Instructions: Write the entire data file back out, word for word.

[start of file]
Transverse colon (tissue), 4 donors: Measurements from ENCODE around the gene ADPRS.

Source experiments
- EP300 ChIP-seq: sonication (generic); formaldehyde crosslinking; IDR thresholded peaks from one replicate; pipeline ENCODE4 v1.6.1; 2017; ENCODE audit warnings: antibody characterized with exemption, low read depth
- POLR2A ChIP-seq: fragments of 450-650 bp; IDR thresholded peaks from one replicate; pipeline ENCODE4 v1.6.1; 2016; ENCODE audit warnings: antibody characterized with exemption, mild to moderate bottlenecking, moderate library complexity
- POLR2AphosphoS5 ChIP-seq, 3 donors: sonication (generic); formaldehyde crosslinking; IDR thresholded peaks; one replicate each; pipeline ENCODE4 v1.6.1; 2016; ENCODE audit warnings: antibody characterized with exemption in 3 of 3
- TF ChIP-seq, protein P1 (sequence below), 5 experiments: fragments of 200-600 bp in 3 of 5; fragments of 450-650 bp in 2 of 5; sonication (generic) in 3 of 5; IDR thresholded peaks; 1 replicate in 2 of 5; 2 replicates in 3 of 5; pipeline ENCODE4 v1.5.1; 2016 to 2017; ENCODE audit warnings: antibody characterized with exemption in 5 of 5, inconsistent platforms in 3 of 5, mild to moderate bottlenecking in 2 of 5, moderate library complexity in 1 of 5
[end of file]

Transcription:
Transverse colon (tissue), 4 donors: Measurements from ENCODE around the gene ADPRS.

Source experiments
- EP300 ChIP-seq: sonication (generic); formaldehyde crosslinking; IDR thresholded peaks from one replicate; pipeline ENCODE4 v1.6.1; 2017; ENCODE audit warnings: antibody characterized with exemption, low read depth
- POLR2A ChIP-seq: fragments of 450-650 bp; IDR thresholded peaks from one replicate; pipeline ENCODE4 v1.6.1; 2016; ENCODE audit warnings: antibody characterized with exemption, mild to moderate bottlenecking, moderate library complexity
- POLR2AphosphoS5 ChIP-seq, 3 donors: sonication (generic); formaldehyde crosslinking; IDR thresholded peaks; one replicate each; pipeline ENCODE4 v1.6.1; 2016; ENCODE audit warnings: antibody characterized with exemption in 3 of 3
- TF ChIP-seq, protein P1 (sequence below), 5 experiments: fragments of 200-600 bp in 3 of 5; fragments of 450-650 bp in 2 of 5; sonication (generic) in 3 of 5; IDR thresholded peaks; 1 replicate in 2 of 5; 2 replicates in 3 of 5; pipeline ENCODE4 v1.5.1; 2016 to 2017; ENCODE audit warnings: antibody characterized with exemption in 5 of 5, inconsistent platforms in 3 of 5, mild to moderate bottlenecking in 2 of 5, moderate library complexity in 1 of 5